Yellowstone: No Permit Issued to Flier of Downed Drone

By Bryce Cornatzer
11 Aug 2014

Contrary to postulations on an online forum, the person whose drone crashed into a Yellowstone hot springs did not have a permit to fly a drone.

A poster to Yellowstone Net Forums suggests that the person whose drone went into Yellowstone's Grand Prismatic Spring two weeks ago was not being fined because the drone was part of a permitted commercial production.

“My frustration is people don't trust reputable news sources because they're not colorful enough,” said Al Nash, spokesperson for Yellowstone National Park.

The park issues permits for commercial photographers to take photographs and produce videos within the park. Capturing shots from air using a remote controlled device rather than a costly fly-over in a helicopter is not a novel idea.

“We have said no, for years,” said Nash. “We've had all kinds of people who've asked us to use remote controlled, unmanned aircraft. Consistently we've said no.”

Even credible commercial operations with industry reputations have applied for photography permits including remote controlled air craft. Those companies too have received rejections.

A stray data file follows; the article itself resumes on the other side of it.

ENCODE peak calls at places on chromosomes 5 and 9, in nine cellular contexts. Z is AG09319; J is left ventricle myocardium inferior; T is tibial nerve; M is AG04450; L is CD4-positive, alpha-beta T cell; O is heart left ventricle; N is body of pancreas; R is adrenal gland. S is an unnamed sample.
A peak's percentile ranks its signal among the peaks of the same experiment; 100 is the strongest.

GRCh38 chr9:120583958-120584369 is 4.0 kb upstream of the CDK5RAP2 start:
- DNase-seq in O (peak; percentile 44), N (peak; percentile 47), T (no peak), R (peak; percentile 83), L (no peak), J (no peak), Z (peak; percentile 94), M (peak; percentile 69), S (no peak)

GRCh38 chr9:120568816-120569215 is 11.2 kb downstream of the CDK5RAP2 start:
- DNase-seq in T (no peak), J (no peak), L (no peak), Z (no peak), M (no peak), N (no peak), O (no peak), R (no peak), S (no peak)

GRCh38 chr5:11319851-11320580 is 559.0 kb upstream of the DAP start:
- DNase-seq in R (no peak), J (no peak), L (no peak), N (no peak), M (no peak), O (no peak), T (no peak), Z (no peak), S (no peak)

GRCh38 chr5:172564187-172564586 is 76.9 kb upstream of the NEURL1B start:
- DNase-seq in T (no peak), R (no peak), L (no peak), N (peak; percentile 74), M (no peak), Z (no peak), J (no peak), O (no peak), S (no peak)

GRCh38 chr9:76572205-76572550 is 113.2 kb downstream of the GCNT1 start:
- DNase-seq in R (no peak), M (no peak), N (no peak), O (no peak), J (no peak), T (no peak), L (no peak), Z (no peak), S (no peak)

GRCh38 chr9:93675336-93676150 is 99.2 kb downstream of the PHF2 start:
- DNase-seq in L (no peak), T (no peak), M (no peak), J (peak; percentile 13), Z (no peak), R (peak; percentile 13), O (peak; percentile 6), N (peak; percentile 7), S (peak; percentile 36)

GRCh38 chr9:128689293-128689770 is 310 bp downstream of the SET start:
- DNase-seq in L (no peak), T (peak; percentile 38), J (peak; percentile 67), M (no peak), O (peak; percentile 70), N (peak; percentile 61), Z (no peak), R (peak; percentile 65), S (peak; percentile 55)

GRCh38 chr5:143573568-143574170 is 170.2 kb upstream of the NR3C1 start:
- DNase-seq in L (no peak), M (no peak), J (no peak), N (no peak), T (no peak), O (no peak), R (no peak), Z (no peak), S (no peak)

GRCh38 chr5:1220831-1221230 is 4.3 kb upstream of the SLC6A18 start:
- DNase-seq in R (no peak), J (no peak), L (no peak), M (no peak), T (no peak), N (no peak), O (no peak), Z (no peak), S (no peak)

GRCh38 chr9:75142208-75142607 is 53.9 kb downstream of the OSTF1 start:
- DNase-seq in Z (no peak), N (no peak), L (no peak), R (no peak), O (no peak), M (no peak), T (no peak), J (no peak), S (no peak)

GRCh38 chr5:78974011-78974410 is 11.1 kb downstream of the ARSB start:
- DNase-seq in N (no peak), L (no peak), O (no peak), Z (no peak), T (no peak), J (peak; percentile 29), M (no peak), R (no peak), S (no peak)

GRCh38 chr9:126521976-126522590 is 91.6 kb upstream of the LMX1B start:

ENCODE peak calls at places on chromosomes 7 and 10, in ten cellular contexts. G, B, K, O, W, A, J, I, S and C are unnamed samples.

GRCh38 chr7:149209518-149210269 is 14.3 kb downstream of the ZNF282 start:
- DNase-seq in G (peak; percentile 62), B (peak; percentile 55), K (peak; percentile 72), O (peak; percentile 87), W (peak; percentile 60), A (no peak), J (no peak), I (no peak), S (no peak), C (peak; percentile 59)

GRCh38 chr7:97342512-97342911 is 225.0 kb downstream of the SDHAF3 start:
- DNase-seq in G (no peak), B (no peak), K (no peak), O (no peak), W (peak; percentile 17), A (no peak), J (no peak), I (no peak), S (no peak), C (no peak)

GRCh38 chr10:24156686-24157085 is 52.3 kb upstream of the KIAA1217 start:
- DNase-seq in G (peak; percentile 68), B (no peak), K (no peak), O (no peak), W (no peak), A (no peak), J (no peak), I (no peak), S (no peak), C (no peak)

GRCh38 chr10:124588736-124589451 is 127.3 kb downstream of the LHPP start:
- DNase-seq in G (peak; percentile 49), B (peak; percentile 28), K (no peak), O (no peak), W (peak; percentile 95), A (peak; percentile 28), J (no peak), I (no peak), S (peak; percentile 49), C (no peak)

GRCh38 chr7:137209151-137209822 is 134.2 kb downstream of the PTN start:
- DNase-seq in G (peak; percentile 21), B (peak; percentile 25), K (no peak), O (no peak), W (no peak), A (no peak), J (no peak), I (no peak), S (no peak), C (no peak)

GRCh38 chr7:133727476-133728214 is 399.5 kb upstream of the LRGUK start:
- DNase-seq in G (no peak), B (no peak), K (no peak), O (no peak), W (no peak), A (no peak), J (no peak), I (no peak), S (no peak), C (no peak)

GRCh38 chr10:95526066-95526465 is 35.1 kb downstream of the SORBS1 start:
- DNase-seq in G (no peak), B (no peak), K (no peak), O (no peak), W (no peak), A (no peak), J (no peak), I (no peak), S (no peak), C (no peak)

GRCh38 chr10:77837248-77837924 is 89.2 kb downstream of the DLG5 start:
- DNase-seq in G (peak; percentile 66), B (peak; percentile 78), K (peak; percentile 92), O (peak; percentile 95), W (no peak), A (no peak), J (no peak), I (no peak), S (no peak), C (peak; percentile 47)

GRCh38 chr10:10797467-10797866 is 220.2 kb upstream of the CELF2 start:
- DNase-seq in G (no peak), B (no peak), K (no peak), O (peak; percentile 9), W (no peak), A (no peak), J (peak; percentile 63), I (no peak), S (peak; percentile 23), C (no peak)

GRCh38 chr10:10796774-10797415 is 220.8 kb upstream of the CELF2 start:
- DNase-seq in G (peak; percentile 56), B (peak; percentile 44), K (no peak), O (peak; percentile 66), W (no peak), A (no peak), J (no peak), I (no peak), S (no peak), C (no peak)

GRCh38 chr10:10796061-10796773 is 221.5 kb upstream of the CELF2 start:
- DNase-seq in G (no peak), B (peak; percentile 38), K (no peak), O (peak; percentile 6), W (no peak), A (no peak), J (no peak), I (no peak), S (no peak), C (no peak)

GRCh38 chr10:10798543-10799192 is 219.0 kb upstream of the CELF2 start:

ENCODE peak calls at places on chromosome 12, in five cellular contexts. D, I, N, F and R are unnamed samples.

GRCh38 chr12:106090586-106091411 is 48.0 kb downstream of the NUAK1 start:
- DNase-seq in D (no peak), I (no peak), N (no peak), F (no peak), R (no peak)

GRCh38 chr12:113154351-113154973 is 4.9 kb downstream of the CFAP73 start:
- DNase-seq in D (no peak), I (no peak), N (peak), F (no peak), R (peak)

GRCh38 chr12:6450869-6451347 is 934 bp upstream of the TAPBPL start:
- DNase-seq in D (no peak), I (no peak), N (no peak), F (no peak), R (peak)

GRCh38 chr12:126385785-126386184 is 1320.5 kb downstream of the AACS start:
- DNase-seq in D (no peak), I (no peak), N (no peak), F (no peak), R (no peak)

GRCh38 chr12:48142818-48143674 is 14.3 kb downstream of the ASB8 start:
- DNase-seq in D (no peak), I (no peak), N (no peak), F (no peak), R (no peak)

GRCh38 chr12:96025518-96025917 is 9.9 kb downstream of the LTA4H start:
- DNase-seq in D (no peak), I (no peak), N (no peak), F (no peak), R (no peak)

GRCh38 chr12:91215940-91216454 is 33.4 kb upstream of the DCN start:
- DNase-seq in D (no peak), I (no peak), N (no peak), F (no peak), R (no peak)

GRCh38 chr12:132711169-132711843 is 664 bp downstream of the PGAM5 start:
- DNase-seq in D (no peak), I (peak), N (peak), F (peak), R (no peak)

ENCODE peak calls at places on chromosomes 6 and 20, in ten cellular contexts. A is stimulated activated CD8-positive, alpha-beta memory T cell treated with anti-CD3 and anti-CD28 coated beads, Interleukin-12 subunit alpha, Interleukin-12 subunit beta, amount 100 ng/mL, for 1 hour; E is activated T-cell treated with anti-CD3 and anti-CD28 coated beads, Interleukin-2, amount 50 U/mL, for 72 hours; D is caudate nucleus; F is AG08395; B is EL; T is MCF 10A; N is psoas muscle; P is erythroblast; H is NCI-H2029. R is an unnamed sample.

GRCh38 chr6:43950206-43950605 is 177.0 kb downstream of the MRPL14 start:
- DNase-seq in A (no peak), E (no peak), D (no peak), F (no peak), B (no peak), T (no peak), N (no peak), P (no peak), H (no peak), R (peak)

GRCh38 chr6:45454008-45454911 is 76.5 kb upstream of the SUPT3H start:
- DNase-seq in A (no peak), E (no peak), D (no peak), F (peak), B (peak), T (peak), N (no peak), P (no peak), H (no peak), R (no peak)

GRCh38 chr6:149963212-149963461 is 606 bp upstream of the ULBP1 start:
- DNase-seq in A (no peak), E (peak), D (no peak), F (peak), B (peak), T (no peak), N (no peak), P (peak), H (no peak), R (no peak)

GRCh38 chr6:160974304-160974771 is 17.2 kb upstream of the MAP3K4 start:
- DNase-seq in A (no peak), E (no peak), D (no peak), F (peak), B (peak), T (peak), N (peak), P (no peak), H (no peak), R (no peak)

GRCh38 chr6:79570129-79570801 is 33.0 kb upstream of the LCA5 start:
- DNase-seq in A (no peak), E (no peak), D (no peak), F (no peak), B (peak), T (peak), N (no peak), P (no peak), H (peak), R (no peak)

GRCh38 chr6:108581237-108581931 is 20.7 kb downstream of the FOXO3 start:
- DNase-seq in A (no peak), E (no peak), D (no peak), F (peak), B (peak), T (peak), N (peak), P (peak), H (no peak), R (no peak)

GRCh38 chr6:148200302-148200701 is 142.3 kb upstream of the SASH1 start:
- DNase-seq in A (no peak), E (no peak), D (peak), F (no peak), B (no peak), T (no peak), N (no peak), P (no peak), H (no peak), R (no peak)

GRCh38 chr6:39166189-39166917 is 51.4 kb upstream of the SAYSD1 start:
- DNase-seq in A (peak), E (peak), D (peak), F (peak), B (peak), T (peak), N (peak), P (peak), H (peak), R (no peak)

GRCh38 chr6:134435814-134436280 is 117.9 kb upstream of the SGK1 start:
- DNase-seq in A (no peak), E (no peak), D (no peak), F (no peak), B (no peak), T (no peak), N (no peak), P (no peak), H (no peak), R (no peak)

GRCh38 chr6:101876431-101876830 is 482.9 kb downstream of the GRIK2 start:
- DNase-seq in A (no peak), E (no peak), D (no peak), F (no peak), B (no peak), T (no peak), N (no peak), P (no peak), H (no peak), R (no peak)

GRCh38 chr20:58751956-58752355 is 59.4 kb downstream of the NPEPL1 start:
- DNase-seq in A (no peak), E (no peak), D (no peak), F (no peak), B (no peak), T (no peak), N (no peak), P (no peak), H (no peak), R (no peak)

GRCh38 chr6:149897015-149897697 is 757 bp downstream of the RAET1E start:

While the impulse to fly remote controlled devices over Yellowstone features is not new, an increased interest in and ownership of unmanned aircraft known as drones is what propelled the Park Service to issue a nationwide ban on all such devices over public lands.

Drones have attracted much national attention after the military began using them in intelligence operations, raising discussions around the issue of privacy. Some questioned whether or not drones might one day be used to spy on American citizens. Companies like Amazon wishing to capitalize on the technology saw an opportunity to deliver goods at a cheaper cost. An article in the International Business Times reports that Amazon is beginning to lobby for permission to test its drone delivery service.

Yellowstone's particular interest in banning drones was not privacy or wanting to squash innovation, but the protection of the park's natural features.

“Our focus was safety and protection of what's special about Yellowstone,” said Nash.

Nash refutes accusations that the Park Service flies drones for photography and policing purposes. A blanket ban on drones exists because too little is known about their impact on the environment.

“We're trying to figure-out what potential harm there is on the hot spring from this thing being there,” said Nash. “If we're able to locate it, is it possible for us to remove it without doing any more harm?”

Questions too were raised on the web forum over the park's reluctance to issue a citation to the drone's operator. Nash says Yellowstone officials do not issue citations for every offense, rather they look for “teachable moments.”

For Yellowstone officials, the drone landing in Grand Prismatic Spring is one such teachable moment.

Filed Under :
People : Al Nash